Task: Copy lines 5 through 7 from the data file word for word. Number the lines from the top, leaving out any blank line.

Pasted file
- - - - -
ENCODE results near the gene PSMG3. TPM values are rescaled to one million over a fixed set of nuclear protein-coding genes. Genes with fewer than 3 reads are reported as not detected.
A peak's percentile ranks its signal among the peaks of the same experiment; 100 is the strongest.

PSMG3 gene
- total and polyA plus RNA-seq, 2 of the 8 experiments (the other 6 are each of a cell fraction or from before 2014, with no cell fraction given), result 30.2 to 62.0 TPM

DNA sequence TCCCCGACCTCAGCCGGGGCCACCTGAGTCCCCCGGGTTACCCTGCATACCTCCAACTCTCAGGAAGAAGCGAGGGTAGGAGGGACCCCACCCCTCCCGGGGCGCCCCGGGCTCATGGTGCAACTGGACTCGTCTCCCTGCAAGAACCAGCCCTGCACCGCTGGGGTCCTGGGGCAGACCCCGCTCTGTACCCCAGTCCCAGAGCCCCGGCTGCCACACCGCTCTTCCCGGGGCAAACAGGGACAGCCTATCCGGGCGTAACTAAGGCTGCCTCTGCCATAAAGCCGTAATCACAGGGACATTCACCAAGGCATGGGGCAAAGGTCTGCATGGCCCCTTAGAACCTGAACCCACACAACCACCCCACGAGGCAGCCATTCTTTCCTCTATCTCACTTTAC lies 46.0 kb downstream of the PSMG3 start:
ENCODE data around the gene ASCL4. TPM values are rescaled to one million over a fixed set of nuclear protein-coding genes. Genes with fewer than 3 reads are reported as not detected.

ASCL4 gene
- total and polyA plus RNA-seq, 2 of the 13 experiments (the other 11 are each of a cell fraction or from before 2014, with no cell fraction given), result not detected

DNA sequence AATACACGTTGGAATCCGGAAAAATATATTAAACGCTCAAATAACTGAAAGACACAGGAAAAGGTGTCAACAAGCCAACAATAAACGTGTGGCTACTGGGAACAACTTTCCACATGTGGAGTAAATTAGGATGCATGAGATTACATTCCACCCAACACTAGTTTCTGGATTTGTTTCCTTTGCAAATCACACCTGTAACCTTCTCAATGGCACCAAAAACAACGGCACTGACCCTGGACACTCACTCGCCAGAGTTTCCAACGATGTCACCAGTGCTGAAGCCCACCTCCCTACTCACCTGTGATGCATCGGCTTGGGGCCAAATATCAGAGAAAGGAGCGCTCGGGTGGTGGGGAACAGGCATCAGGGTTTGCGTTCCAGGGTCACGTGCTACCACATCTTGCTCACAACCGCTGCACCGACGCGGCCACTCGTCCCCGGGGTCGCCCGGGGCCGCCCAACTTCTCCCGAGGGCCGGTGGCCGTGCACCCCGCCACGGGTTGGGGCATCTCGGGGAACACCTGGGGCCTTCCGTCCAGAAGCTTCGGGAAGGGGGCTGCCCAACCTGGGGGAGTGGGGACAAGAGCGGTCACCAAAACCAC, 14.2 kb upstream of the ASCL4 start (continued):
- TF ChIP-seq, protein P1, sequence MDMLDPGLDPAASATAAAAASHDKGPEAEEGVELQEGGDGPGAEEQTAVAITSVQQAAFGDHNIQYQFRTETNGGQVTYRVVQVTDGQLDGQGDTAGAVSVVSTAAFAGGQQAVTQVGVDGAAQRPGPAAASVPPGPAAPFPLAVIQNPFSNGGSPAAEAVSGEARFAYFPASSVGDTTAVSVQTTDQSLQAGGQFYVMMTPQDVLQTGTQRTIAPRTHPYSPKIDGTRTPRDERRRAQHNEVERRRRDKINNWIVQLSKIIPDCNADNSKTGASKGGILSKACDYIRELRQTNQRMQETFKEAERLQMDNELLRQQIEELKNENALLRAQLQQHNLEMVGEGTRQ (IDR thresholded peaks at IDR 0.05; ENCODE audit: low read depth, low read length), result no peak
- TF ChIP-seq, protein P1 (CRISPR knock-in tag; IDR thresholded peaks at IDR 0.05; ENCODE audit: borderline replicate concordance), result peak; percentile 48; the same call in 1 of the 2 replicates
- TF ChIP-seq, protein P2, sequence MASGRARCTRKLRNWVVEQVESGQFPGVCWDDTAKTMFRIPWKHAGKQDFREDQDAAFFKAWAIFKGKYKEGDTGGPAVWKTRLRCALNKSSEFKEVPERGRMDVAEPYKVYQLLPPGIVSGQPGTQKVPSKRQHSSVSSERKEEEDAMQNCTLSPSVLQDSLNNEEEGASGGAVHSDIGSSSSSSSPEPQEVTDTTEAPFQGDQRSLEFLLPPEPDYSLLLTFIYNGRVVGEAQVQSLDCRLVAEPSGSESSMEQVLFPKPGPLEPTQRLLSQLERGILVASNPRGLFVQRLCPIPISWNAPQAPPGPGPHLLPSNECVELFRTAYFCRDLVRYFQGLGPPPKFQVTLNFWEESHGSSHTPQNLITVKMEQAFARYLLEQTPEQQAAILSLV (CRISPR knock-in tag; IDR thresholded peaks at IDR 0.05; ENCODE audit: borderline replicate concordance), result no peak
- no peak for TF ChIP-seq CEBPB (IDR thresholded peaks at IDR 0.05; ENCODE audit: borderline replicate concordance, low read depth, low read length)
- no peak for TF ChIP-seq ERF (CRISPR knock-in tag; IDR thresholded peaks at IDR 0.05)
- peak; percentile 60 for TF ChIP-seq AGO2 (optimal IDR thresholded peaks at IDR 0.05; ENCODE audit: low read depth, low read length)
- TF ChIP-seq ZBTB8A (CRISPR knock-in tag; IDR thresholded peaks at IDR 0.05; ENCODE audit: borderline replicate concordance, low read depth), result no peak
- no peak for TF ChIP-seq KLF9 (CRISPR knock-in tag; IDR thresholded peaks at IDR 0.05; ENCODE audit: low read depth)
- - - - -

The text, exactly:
DNA sequence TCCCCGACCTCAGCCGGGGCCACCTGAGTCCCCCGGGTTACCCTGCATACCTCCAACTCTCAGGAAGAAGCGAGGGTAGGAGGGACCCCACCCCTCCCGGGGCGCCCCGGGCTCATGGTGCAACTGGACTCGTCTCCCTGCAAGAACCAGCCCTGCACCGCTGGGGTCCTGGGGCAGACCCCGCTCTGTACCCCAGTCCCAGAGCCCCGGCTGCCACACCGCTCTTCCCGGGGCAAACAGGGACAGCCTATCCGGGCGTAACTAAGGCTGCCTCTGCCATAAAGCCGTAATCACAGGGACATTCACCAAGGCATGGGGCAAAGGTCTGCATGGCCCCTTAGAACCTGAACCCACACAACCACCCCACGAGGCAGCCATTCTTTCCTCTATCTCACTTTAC lies 46.0 kb downstream of the PSMG3 start:
ENCODE data around the gene ASCL4. TPM values are rescaled to one million over a fixed set of nuclear protein-coding genes. Genes with fewer than 3 reads are reported as not detected.

ASCL4 gene